Admittedly, it’s a little awkward for reform’s opponents to vote to repeal the SGR at this point in time–while simultaneously claiming that universal coverage will bankrupt the country.  It suggests that they have made a deal with the AMA. Meanwhile the physician’s guild will continue to raise the specter of devastating cuts in order to stir up the rank and file. And no doubt some physicians who never read newspapers and get their information from Fox News may actually believe that they are at risk. But informed Beltway watchers understand that the Draconian  formula will never be applied.  For more sane discussion of the topic see the Washington Post’s Ezra Klein and The New Republic’s Jonathan Chait elaborating  on why everyone agrees that the SGR cuts are a sham.

MYTH #2: Healthcare reform means that doctors will stop taking Medicare patients.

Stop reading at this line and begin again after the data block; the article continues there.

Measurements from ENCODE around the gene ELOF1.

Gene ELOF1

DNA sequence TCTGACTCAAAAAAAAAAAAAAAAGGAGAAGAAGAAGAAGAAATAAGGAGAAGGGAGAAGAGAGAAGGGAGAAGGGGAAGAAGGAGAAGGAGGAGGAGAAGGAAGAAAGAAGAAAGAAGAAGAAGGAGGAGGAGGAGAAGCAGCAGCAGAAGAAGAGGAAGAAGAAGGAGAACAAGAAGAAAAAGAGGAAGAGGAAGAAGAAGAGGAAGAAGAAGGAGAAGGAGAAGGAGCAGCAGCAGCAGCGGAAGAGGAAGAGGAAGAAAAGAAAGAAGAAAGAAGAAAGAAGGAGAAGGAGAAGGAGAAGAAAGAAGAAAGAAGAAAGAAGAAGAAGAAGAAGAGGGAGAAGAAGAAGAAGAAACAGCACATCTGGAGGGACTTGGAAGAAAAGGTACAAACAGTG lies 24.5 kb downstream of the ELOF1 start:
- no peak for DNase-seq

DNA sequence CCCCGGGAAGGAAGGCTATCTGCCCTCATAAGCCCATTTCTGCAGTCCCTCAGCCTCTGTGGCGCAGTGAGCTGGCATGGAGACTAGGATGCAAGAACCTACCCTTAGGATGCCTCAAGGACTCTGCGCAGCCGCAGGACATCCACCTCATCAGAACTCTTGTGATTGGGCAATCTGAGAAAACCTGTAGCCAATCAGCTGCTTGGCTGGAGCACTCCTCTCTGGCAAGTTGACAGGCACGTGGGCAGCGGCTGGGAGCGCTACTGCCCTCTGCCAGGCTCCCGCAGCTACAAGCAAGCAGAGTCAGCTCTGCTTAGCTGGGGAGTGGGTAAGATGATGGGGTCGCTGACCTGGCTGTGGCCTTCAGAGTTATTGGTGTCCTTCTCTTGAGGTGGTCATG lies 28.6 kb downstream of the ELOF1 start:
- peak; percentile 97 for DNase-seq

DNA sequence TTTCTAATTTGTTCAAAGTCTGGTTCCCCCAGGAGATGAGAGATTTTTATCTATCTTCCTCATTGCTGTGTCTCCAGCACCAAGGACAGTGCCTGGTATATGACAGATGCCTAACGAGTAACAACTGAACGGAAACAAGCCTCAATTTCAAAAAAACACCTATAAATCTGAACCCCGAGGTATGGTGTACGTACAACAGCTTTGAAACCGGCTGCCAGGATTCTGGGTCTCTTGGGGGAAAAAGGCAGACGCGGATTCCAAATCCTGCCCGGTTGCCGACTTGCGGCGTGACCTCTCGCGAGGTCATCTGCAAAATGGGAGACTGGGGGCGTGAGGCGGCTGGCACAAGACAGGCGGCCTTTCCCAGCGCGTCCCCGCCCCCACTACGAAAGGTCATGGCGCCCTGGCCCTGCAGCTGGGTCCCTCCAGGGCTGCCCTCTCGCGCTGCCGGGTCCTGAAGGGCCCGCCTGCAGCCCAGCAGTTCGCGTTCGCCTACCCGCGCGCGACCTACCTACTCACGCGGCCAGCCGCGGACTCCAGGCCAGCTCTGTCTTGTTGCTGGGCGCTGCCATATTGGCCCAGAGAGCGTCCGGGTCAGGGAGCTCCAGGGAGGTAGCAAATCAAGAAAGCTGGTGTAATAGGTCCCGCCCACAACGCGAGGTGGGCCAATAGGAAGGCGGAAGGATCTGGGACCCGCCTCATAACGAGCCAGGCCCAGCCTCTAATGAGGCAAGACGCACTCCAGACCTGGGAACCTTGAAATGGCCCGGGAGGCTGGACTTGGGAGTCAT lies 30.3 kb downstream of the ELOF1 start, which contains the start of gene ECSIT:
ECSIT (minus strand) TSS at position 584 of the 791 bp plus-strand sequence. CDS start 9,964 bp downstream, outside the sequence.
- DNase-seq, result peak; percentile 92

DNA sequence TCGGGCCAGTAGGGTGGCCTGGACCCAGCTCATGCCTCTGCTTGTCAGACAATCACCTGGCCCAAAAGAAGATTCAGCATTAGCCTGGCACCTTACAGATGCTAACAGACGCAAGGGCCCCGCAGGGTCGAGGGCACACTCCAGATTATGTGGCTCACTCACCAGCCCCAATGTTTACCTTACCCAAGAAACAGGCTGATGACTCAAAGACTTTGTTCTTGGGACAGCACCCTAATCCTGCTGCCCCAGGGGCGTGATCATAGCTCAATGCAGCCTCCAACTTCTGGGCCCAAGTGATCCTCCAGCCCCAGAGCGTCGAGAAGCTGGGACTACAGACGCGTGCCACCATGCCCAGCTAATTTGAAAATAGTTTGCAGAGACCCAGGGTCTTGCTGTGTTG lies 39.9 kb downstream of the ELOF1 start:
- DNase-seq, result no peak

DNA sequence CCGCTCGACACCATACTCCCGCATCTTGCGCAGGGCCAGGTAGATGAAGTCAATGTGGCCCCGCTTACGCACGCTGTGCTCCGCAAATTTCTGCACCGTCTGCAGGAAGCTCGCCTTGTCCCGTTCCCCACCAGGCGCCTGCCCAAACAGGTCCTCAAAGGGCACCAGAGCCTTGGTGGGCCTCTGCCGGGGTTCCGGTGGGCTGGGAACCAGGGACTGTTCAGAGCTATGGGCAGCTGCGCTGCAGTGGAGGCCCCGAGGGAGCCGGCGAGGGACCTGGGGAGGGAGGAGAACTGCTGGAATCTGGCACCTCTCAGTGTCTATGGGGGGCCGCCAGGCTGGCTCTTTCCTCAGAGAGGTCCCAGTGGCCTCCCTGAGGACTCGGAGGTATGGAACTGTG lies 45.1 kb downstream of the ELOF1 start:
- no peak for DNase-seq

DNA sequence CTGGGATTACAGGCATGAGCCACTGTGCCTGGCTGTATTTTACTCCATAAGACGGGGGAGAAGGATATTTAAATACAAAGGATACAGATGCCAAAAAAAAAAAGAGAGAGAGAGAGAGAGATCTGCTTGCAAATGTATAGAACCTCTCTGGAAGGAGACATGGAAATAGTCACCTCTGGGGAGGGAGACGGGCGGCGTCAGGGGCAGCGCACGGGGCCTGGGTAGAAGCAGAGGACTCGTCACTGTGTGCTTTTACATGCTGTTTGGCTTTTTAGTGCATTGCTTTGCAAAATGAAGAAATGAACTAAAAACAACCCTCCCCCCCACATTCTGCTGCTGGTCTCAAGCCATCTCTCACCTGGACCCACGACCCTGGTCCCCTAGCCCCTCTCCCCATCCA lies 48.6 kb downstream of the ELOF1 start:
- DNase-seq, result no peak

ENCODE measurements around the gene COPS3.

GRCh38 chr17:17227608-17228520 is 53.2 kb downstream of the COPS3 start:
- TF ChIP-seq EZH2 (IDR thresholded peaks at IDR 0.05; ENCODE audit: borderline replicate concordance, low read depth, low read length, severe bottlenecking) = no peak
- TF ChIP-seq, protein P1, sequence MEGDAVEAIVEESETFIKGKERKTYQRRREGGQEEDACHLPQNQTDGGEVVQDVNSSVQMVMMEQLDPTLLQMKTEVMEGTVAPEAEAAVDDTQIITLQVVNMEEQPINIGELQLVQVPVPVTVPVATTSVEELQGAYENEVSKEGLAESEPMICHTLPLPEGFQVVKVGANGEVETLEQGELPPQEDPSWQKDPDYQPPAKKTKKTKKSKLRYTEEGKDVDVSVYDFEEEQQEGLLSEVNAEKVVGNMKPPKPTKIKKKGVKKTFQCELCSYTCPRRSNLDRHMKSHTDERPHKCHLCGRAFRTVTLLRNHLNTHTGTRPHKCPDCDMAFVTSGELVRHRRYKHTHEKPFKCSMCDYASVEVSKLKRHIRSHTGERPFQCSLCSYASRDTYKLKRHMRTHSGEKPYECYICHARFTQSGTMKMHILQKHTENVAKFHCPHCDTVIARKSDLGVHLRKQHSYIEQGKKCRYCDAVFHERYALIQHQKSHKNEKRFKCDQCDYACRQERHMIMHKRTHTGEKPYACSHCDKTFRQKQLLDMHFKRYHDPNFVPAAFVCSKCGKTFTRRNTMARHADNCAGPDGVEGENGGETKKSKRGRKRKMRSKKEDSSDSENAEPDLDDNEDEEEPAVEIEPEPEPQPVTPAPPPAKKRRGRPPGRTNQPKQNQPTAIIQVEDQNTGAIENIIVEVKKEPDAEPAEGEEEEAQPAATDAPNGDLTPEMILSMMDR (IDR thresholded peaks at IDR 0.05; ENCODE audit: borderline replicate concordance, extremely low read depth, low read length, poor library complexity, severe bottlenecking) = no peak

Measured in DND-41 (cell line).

FACT:  This assertion is usually linked to the assumption that Medicare is going to slash all doctors’ fees by more than 20 percent. (See MYTH # 1). Instead, under the reform legislation Medicare will hike payments to many doctors. The AMA lists the increases:

  •   10 percent incentive payments for primary care physicians. All physicians in family medicine, general internal medicine, geriatrics and pediatrics whose Medicare charges for office, nursing facility and home visits comprise at least 60 percent of their total Medicare charges will be eligible for a 10 percent bonus payment for these services from 2011–16.
  •   10 percent incentive payments for general surgeons performing major surgery in areas where more health professionals are needed. All general surgeons who perform major procedures (with a 10- or 90-day global service period) in a health professional shortage area will be eligible for a 10 percent bonus payment for these services from 2011–16.
  •    5 percent incentive payment for mental health services. In  2010, Medicare is boosting payment for psychotherapy services by 5 percent. 
  •   Geographic payment differentials. In 2010 and 2011, Medicare will make a separate adjustment for the practice expense portion of physician payments that will benefit physicians in rural and low cost areas.